A posteriori grouping
  • Advantages
  • reduces between-subject variability by using it
    as blocking variable
  • Disadvantages
  • like case-studies, this advantage depends on
    use of multiple tests and specificity of those
    tests (how good they are at tapping into
    dissociable behaviors)

15
Sources of variance
  • Neurological
  • Age
  • No two brains are exactly alike (like
    snowflakes?)
  • Occult brain conditions (undetected brain damage)
  • Differences in lesion size
  • Differences in pre-morbid organization
  • Differences in post-morbid plasticity
  • High-resolution structural and functional imaging
    can provide some insight into these sources

16
Sources of variance
  • Behavioral
  • Different approaches to the assessment task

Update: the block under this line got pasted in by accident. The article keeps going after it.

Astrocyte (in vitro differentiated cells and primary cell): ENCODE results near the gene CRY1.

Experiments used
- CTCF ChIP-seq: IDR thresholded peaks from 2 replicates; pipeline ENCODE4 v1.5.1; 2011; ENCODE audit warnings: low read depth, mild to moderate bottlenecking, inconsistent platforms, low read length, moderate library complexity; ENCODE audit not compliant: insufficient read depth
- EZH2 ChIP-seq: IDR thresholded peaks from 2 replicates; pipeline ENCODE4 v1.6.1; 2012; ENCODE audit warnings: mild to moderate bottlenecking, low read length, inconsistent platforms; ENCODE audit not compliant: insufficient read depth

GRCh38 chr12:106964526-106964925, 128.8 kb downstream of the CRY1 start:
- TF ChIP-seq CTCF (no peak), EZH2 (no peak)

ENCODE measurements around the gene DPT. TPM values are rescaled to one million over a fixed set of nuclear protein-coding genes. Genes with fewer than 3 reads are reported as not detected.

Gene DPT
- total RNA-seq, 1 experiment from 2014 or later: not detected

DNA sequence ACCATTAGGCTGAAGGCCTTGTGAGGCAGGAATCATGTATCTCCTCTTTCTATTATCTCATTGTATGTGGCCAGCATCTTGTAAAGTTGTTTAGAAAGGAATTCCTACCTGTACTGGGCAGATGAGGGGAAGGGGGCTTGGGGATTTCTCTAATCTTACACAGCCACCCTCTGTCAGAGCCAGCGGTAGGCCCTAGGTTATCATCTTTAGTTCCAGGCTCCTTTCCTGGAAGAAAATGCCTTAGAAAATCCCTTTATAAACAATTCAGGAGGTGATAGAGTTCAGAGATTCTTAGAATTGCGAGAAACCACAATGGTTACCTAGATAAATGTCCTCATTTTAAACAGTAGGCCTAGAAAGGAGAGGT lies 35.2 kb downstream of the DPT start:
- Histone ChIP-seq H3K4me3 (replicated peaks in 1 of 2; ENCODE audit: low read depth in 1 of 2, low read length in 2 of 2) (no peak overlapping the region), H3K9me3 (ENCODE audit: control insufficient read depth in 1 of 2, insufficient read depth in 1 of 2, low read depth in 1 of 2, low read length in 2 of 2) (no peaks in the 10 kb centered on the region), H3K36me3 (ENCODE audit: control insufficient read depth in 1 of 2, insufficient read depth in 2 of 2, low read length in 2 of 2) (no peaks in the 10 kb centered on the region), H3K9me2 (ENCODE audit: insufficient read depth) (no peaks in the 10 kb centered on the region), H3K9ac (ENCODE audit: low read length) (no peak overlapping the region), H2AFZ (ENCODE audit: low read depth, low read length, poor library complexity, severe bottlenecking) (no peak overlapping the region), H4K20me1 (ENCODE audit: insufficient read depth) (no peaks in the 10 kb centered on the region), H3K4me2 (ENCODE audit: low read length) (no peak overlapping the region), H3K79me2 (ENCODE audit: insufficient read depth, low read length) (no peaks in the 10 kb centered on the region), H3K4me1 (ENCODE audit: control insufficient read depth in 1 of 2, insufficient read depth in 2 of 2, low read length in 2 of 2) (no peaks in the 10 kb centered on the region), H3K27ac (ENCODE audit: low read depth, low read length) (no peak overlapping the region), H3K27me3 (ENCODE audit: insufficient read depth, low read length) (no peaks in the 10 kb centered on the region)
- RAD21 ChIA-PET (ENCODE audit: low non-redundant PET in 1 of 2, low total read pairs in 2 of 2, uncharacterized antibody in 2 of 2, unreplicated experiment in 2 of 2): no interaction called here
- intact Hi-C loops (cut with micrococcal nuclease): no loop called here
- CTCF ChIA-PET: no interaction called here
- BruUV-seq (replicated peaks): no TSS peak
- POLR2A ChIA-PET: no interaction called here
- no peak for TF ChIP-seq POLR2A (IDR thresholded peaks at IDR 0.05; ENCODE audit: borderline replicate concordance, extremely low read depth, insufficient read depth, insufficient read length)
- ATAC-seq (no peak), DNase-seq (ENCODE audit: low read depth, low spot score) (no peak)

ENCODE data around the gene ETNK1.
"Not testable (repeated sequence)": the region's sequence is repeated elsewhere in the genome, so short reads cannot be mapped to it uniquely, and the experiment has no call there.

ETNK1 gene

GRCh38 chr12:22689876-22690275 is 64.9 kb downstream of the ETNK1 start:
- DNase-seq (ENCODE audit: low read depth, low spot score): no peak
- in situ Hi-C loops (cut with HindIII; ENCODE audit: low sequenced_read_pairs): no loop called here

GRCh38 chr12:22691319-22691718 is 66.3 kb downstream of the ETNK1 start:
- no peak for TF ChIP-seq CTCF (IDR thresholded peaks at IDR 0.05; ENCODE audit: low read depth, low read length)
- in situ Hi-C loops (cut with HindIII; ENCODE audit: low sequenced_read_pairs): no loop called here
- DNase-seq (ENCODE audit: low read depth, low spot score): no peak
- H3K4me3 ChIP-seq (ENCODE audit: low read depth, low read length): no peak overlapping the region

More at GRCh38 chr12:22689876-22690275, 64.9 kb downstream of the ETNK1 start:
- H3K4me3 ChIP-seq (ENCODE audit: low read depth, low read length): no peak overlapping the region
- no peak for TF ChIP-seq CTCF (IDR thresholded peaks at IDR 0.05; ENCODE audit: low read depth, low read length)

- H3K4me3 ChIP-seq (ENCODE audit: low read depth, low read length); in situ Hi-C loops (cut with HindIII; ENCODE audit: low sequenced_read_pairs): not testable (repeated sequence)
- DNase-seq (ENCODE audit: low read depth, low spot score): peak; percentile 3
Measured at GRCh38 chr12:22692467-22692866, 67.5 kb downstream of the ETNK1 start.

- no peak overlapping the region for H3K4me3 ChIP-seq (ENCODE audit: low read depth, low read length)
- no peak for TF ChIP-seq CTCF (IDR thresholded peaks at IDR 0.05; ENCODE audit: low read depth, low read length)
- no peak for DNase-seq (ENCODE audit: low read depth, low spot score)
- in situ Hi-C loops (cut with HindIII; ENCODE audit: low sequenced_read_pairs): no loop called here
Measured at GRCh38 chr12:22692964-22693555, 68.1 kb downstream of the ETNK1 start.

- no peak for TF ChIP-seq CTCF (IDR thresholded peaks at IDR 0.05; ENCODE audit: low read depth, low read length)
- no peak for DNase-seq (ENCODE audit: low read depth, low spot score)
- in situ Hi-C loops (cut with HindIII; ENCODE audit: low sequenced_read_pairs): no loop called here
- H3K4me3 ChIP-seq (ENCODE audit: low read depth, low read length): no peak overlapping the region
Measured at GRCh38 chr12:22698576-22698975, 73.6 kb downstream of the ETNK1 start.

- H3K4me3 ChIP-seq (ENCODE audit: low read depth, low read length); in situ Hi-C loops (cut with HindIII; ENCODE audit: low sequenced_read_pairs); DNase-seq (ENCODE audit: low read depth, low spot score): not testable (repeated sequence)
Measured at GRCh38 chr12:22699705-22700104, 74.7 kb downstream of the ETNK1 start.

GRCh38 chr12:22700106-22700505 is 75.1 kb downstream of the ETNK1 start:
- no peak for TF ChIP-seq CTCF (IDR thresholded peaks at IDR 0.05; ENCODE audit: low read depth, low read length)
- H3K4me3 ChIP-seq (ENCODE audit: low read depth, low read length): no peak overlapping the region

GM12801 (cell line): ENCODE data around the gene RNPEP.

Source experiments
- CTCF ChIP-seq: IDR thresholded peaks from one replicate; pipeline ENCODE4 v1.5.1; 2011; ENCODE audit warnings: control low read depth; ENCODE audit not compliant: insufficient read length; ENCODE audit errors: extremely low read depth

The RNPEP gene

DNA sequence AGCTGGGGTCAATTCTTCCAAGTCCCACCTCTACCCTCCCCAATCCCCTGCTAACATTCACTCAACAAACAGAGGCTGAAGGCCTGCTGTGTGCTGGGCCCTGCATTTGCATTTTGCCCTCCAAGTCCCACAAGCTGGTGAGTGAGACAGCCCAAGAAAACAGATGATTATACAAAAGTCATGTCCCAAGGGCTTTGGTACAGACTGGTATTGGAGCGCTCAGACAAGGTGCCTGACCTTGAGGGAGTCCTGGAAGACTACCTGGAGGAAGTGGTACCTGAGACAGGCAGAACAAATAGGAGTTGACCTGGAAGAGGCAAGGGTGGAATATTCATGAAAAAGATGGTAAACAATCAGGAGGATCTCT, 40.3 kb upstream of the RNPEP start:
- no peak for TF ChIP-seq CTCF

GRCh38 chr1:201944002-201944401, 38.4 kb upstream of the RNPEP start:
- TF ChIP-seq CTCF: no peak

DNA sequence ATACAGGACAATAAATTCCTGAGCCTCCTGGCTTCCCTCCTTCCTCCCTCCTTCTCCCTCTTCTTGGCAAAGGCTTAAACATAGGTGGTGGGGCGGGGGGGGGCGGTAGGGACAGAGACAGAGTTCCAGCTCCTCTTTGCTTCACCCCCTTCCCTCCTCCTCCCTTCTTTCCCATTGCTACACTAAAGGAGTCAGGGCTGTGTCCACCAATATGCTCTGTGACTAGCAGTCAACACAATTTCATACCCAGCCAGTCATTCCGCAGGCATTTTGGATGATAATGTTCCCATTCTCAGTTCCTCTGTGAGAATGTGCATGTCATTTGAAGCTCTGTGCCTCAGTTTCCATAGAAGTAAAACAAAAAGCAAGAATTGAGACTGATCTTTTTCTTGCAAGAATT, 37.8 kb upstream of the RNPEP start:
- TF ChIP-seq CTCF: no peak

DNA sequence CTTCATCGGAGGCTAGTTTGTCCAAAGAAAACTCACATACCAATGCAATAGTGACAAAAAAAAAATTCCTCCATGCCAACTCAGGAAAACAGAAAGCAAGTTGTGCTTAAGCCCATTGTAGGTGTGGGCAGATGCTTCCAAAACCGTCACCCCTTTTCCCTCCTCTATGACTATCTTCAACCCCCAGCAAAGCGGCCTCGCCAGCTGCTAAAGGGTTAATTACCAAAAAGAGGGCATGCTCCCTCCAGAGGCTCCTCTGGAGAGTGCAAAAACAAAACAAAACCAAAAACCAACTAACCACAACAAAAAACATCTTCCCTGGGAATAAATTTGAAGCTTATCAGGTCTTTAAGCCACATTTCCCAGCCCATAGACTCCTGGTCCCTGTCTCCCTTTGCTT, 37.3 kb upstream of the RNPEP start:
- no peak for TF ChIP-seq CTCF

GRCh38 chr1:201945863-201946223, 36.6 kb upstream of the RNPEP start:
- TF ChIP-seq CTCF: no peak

• distraction, strategy, motivation

Memory Performance ( Correct)
Memory Performance ( Correct)
17
Sources of variance
  • Behavioral
  • Different approaches to the assessment task
  • personality differences, cultural differences

18
Etiologies (causes) Diffuse
  • Head Trauma
  • Open, penetrating (rare focal lesion, though may
    see some diffuse signs)
  • Closed, coup-contrecoup (common diffuse lesions
    white matter disconnection)

19
Etiology (causes) Focal
  • Vascular Disorders(best for group studies)
  • Cerebro-vascular accident (CVA) hemorrhagic
    (aneurysm) or obstructive
  • Oxygen deprivation (anoxia/ischemia) and
    apoptosis (cellular suicide)
  • Surgical Resection
  • Tumors
  • Epilepsy
  • AVM

20
(No Transcript)